WHAT IS AERATED CONCRETE? MANUFACTURING METHODS AND APPLICATION OF AERATED CONCRETE.

AERATED CONCRETE

The aerated concrete is made by introducing air or gas bubbles into the plastic cement mortar mix to produce a material with a cellular structure, Somewhat similar to sponge rubber. It is also known as Gas concrete or Cellular concrete. It is a mixture of cement, water and finely crushed sand.

The aerated concrete is different from air entrained concretes, though in both cases air is introduced into the material. Air entrained  concrete contains a much lower proportion of air and is in fact a heavy concrete whereas the amount of aeration is more in cellular concrete and it is light weight concrete.

The cellular concretes may or may not contain course aggregate. The densities generally range from 300 to 1000 kg/cu.m. Lower density grades are used per insulation purposes. Medium density grades are used for the manufacture of building blocks or load bearing walls and higher density grades are used in the manufacture of prefabricated structural members.

Aerated concrete can be manufactured in the following ways :

1. By the formation of gas by chemical reaction within the mass during liquid or plastic state:
Finely divided aluminium powder at the rate of 0.2 percent by weight of cement is added to cement. The aluminium powder reacts with calcium hydroxide and alkalies, liberated during hydration of cement, thus generating hydrogen gas.

2. By adding preformed stable form with the slurry :
A forming agent, usually a hydrolyzed protein or a resin soap is added during mixing of concrete and the mixture is mixed and worked at high speeds.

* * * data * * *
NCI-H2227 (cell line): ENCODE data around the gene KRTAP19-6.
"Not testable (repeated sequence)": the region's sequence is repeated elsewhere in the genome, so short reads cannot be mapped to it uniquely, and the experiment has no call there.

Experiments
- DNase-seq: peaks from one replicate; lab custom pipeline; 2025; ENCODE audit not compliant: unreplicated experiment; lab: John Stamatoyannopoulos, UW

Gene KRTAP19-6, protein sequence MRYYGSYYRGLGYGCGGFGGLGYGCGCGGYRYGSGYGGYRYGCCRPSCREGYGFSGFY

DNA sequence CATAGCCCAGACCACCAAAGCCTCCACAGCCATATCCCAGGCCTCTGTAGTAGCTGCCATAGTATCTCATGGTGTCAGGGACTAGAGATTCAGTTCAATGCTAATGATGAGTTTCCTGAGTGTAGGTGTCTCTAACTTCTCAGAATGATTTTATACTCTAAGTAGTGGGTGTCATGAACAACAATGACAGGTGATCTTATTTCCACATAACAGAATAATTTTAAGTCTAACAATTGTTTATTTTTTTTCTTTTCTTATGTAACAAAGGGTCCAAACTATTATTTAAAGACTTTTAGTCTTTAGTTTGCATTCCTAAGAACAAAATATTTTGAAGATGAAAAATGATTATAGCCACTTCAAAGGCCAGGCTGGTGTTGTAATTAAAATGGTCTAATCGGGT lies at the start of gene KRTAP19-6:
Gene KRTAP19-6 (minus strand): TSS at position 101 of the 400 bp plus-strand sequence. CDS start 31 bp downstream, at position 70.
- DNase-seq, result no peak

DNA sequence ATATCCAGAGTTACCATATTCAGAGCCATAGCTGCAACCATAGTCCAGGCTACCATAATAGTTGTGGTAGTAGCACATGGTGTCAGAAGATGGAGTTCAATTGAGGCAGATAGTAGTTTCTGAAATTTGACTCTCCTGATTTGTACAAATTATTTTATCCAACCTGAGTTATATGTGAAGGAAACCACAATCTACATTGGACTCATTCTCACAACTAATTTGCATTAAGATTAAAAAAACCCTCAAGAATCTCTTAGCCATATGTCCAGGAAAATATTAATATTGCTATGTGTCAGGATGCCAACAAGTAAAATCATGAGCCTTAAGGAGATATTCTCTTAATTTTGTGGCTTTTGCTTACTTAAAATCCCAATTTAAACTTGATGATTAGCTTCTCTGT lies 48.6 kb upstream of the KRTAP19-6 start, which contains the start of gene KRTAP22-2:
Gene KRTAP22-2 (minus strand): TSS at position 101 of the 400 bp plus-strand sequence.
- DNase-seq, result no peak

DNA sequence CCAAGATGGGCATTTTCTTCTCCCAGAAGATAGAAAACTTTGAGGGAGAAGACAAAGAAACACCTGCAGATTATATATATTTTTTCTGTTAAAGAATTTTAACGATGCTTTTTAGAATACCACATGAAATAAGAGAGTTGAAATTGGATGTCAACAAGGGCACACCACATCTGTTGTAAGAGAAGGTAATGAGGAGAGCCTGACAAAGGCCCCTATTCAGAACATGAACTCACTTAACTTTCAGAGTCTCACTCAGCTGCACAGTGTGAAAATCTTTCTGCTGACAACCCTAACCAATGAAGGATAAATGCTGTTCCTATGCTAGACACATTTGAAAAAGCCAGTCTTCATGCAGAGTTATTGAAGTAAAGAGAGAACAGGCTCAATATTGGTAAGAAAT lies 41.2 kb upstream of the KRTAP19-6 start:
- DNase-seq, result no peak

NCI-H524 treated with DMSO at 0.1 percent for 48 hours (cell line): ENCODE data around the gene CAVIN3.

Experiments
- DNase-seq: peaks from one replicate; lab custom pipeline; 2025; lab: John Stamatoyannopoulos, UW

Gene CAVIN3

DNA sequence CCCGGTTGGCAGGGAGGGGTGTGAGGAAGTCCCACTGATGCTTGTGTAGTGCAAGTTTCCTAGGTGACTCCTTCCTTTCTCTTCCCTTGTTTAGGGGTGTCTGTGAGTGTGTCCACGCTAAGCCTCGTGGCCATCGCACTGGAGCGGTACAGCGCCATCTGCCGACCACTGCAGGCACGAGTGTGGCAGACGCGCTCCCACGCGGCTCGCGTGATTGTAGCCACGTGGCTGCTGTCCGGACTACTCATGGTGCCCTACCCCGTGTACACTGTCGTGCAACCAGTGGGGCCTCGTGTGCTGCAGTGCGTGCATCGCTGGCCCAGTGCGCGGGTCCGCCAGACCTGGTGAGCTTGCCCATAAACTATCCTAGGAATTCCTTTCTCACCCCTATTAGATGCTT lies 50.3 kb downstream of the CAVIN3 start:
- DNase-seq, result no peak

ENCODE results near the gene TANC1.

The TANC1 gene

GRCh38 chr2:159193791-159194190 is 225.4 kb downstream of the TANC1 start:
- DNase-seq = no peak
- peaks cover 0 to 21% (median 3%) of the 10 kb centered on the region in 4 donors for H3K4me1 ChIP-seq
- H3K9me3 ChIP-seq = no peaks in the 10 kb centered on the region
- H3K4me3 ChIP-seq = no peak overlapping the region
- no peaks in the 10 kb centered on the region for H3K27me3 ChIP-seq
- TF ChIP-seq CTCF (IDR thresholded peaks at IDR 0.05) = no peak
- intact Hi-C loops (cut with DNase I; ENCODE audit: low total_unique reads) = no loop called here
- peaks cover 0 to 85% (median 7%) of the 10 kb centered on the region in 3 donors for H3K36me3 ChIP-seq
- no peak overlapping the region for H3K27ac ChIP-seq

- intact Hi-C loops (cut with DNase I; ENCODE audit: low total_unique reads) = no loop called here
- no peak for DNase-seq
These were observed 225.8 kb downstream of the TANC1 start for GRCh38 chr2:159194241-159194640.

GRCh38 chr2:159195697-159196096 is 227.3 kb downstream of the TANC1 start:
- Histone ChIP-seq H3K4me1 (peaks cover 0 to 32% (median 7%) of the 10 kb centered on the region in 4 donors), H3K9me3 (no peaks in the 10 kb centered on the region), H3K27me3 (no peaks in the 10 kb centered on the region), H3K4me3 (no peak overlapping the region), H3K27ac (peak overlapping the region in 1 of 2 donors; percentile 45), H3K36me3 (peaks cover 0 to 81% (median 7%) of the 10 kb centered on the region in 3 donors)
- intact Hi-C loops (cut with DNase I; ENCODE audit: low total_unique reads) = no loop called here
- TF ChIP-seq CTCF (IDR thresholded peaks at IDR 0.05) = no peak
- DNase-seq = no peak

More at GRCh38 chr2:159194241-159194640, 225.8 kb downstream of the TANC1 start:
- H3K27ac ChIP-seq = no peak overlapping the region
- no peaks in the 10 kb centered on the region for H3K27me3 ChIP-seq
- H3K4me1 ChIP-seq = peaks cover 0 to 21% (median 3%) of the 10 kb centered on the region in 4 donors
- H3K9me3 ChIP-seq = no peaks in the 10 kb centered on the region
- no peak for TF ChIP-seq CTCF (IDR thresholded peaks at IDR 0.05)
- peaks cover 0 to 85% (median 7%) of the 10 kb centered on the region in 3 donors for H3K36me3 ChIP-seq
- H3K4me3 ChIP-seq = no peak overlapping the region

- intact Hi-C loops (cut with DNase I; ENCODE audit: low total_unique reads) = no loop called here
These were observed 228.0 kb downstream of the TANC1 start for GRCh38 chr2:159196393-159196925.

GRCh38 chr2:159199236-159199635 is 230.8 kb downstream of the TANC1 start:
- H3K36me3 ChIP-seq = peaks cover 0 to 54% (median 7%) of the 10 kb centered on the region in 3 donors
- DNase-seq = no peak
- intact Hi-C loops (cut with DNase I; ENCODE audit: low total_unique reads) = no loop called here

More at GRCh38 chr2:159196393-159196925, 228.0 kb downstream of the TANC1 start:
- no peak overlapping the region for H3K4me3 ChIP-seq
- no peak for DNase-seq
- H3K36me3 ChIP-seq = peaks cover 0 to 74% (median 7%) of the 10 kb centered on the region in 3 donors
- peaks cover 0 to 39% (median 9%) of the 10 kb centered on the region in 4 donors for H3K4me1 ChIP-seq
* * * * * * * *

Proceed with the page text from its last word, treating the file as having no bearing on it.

3. By adding finely powdered expansive solid matter :
Expansive solid matters like pulverised sea weeds are stored in the water for 12 hours, leading to swelling of material to several times its original volume. The swelled material is added to sand and cement at the mixer. When the mortar sets and dries, Pores are produced by shrinkage of this material to the original volume.

Applications :



  1. As load bearing masonry walls using cellular concrete blocks.
  2. As partition walls in residential, institutional and industrial buildings.
  3. As precast composite wall or floor panel.
  4. As a filler wall in the form of precast reinforced wall panels in highrise buildings.
  5. As a precast floors and roof panels in all type of building.
  6. As insulation cladding to exterior walls of all types of building.

Comments

Popular Posts

TYPES OF CRACKS IN R.C.C COLUMNS

CHECKLIST FOR TERRACE WATERPROOFING (BRICK BAT COBA)

CLASSIFICATION OF STAIR AND THEIR USES